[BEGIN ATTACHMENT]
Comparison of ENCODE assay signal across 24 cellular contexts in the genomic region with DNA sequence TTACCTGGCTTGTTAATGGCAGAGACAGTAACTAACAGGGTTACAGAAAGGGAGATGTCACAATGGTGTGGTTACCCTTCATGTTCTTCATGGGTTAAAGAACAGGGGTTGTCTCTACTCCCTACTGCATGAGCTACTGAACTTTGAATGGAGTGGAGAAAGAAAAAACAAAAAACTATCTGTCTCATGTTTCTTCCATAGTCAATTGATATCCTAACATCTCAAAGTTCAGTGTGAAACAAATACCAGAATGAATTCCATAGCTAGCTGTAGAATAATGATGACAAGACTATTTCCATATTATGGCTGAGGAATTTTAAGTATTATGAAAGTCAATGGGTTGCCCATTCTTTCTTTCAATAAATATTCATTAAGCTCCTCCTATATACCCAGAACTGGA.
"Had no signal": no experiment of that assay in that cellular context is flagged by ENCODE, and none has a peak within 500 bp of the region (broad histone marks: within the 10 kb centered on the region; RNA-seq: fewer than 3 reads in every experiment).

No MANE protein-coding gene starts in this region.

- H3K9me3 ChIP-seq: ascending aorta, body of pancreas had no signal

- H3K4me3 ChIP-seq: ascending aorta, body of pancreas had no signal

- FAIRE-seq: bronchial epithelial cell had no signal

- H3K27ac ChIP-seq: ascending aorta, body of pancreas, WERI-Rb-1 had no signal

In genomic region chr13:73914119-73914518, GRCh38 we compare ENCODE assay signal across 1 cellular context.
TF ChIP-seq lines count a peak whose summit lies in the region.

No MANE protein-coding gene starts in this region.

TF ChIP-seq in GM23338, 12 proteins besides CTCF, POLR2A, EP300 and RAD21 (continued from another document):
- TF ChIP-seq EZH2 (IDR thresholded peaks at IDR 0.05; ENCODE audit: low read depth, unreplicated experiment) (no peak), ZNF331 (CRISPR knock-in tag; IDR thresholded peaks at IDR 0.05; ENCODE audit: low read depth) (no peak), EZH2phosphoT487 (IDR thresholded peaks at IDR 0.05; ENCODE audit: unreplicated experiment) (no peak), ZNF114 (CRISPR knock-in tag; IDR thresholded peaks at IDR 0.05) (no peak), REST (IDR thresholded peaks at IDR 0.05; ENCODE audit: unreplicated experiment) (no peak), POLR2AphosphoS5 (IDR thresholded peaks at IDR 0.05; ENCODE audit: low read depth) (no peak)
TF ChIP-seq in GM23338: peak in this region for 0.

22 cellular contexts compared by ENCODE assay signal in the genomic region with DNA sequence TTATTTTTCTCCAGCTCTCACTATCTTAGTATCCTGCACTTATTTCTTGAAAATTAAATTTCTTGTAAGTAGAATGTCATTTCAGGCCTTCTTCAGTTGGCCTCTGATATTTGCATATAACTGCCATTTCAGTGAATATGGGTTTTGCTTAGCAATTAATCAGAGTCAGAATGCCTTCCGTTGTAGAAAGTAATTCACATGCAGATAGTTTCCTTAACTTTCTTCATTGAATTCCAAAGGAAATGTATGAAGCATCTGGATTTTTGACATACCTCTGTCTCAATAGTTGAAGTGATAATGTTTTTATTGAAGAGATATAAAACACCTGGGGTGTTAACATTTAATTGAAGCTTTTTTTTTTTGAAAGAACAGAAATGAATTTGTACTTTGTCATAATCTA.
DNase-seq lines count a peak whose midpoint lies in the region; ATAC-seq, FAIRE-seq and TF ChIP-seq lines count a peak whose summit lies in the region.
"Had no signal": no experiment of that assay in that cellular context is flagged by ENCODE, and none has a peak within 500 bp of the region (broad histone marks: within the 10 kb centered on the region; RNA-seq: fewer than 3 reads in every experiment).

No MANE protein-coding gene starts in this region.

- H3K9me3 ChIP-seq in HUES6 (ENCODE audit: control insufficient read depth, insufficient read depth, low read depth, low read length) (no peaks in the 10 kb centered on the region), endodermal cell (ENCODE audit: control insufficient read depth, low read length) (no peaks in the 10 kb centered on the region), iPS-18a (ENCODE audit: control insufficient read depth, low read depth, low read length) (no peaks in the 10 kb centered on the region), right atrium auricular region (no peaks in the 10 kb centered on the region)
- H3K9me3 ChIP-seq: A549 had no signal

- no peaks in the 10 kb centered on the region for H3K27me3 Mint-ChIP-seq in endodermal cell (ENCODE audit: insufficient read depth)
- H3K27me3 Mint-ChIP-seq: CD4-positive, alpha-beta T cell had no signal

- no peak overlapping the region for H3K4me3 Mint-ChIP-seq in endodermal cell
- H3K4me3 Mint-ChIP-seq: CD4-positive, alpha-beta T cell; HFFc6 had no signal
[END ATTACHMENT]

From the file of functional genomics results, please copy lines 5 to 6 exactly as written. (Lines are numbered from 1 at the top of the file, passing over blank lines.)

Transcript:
- H3K4me3 ChIP-seq: ascending aorta, body of pancreas had no signal

- FAIRE-seq: bronchial epithelial cell had no signal